Wednesday, April 23, 2014
Gun makers, retailers and investors took steps Tuesday to distance themselves from the rifle that was used in last week's fatal shootings in Connecticut, as public pressure grew to reinstate a federal ban on assault weapons.
A Bushmaster AR-15 semi-automatic rifle and ammunition are displayed at the police headquarters in Seattle. The maker of the Bushmaster rapid-fire weapon was put up for sale on Tuesday as investors soured on the gun business.
2006 AP file photo
In this Friday, Dec. 14, 2012 file photo provided by the Newtown Bee, Connecticut State Police lead a line of children from the Sandy Hook Elementary School in Newtown, Conn. after a shooting at the school. The private equity firm Cerberus will sell its stake in a firearms company that produced one of the weapons believed to have been used in the shootings at the elementary school, calling it a "watershed event" in the national debate on gun control. While saying that it's not its role to take positions or attempt to shape or influence the gun control debate, Cerberus said it is taking what action it can by selling its stake in the Freedom Group, which makes the Bushmaster rifle. (AP Photo/Newtown Bee, Shannon Hicks)
Cerberus Capital Management, the private equity firm that owns Bushmaster Firearms, the manufacturer of the .223 AR-15 rifle, said it would immediately hire a financial adviser to sell its stake in Freedom Group, a holding company that includes Bushmaster, Remington Arms Co., Marlin Firearms Co., Barnes Bullets and Para USA Inc., a handgun maker.
Bushmaster guns were manufactured in Maine until last year, when production was moved out of the state.
"It is apparent that the Sandy Hook (Elementary School) tragedy was a watershed event that has raised the national debate on gun control to an unprecedented level," Cerberus Capital Management said in a prepared statement. "We are investors, not statesmen or policy makers. ... It is not our role to take positions, or attempt to shape or influence the gun control policy debate. That is the job of our federal and state legislators."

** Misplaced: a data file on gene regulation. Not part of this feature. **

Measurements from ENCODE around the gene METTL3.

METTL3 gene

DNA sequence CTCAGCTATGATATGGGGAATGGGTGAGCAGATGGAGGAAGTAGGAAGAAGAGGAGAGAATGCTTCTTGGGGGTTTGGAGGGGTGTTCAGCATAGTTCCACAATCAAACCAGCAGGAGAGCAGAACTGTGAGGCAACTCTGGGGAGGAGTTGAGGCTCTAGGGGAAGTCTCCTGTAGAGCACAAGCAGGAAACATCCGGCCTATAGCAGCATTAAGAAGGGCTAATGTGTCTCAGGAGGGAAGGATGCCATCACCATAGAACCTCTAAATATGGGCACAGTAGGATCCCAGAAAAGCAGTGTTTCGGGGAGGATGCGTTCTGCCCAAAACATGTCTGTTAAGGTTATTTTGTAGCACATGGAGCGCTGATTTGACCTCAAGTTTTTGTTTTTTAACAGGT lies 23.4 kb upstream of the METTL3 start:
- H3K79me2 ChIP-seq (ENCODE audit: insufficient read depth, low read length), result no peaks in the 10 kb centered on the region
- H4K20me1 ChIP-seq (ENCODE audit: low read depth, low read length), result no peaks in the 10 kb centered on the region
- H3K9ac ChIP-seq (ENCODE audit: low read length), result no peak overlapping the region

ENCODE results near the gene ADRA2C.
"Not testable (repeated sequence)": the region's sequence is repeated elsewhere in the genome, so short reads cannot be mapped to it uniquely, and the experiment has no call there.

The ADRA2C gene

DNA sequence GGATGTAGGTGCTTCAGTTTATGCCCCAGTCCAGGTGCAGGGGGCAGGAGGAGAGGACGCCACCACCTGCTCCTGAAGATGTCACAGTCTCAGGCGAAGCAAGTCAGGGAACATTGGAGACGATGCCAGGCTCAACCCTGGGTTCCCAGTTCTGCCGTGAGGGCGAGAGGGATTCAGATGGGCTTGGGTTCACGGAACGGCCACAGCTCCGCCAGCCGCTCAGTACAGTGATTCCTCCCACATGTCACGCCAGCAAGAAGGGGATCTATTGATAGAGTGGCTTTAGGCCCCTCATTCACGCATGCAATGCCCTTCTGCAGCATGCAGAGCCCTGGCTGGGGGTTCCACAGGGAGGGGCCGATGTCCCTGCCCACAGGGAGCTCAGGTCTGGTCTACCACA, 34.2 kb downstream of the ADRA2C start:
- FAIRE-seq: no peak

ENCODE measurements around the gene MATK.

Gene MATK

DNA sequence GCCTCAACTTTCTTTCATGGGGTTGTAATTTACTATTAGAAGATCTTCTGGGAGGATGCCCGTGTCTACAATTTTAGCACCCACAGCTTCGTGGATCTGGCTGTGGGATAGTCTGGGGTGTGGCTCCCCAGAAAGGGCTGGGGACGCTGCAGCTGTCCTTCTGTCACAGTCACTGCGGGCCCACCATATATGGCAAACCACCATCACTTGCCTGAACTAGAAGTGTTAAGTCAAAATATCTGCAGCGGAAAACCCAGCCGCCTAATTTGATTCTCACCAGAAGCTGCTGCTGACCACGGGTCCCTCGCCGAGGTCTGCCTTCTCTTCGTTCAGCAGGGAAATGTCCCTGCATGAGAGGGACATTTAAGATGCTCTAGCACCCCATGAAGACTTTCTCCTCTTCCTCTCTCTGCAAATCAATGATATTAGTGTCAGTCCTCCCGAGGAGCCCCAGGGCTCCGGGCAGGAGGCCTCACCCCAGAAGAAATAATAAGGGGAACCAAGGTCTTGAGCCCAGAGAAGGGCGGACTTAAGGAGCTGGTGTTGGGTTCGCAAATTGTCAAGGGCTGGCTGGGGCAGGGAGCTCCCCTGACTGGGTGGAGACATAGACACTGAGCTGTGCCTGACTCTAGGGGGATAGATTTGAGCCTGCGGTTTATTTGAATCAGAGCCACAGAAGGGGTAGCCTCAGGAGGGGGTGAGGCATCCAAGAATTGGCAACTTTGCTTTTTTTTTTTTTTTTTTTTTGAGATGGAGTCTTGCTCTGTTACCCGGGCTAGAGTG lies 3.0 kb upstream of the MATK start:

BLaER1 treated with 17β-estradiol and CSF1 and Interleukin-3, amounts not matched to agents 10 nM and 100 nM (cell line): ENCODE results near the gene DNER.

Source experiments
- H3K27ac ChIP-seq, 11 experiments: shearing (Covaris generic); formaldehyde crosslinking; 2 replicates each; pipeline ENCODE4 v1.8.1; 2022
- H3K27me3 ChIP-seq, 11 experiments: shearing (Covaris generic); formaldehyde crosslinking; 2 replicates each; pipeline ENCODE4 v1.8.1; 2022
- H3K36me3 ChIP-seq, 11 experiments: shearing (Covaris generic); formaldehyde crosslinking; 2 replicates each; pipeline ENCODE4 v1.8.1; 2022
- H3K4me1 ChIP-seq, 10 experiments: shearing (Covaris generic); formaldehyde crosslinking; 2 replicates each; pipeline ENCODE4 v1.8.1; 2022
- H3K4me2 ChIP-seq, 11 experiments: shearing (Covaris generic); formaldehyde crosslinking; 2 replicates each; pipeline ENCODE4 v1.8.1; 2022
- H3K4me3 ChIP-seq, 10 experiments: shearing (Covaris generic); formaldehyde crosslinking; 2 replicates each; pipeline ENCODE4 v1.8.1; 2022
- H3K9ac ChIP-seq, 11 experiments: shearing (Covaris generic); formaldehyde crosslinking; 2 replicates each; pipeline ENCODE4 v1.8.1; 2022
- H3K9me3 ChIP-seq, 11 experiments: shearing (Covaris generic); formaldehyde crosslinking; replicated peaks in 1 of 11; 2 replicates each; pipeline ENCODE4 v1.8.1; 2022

Windham Weaponry, founded in Windham last year by the former owners of Bushmaster Firearms International LLC, will not be a prospective buyer.
"We have no interest in Bushmaster," said Allen Faraday, executive vice president of operations with Windham Weaponry. "We started Windham Weaponry to put Maine people back to work who had lost their jobs."
The company hired many of the 73 employees who were laid off when Bushmaster moved out of state in March 2011.
Bushmaster Firearms International was owned previously by Richard Dyke, 79, who bought the bankrupt business in 1976 and moved it from Bangor to Windham. He sold Bushmaster to Cerberus in 2006 for $70 million.
Retailers have responded to Friday's shooting by pulling the Bushmaster AR-15 from their shelves.
On Tuesday, Cabela's was still offering Bushmaster AR-15 rifles for $730 to $1,040 each on its website, but the guns were not for sale at the sporting goods retailer's store in Connecticut. The company did not return calls seeking comment.
Dick's Sporting Goods said in a prepared statement that it had removed all guns from its store near Newtown, Conn., "out of respect for the victims and their families," and that it had suspended sales of modern sporting rifles in its stores nationwide.
Walmart removed the information page for the Bushmaster Patrolman's Carbine M4A3 rifle from its website, Reuters reported.
Shares of gun makers and retailers fell again Tuesday, continuing a slide that began Friday.
Shares of Smith & Wesson Holding Corp. dropped 10 percent, and Sturm Ruger & Co., which makes military-style weapons, fell 7.7 percent.
Analysts with CL King downgraded Sturm Ruger & Co. on Tuesday from a "buy" rating to a "neutral" rating.
Cabela's stock dropped 5.9 percent.
Cerberus announced its plan to sell off Bushmaster after the California State Teachers' Retirement System said Monday that it was reviewing its investment in Cerberus.
California Treasurer Bill Lockyer may order the teachers' fund and the California Public Employees' Retirement System to strip their portfolios of all investments in gun manufacturers.
The Maine Public Employees Retirement System doesn't appear to have investment connections to Bushmaster. Sandy Matheson, executive director of the pension system, said the organization reviewed its 31 private equity investments and found no connection to gun manufacturers.
The controversy over California's investment in Cerberus stemmed in part from the fact that California's pension system considers non-economic factors before picking its investments and excludes investments that "promote, condone or facilitate social injury."
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